aqueous solution containing 0.1 M sodium borate and 0.001 M benzamidine competitive inhibitor at a pH of 8.5. After mixing and holding for approximately 15' minutes, 25 microliters of 2.5% glutaraldehyde solution are added to each sample. After 60 minutes at room temperature, remaining estrolytic activity of the trypsin is measured, as judged by activity toward BAEE (0.01M benzoyl arginine ethyl ester in 0.01 M tris-hydroxy'methylamino methane buffer, 0.1 M KCl, pH 7.8, 26 C. in a pH stat). The results of this run are set out in, FIG. 5.

In the absence of silica there was a 55% loss in activity, associated with the formation of large aggregates of polymerized protein. Progressive increases in activity are observed as the silica concentration is increased until an equivalence point was reached. That equivalence point corresponds to the silica-trypsin ratio determined as the point at which the linear portion of the curve, when extrapolated, intersects the abscissa in trials like that depicted. in FIG. 4. Above the equivalence point there is essentially no further increase in activity, again supporting the conclusion that maximum activity of the insolubilized enzyme is attained when the protein is bound as a monolayer.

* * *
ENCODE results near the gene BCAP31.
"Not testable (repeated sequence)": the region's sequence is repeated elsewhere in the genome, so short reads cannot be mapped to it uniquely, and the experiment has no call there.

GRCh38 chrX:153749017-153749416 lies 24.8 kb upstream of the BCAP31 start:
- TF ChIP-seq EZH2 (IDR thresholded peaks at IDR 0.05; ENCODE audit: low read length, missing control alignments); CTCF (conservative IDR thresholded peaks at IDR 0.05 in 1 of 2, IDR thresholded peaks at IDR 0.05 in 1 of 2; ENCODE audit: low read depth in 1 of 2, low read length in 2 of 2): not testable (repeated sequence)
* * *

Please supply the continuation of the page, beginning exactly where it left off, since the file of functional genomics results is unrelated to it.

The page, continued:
EXAMPLE 4 This example demonstrates the very high retention of activity toward normal substrates enjoyed by the insolubilized protein of the invention by comparison to the native water soluble protein; and also establishes the retention of activity of active sites distal to the exterior of the bound protein by comparison with retained activity toward casein, a large substrate. i I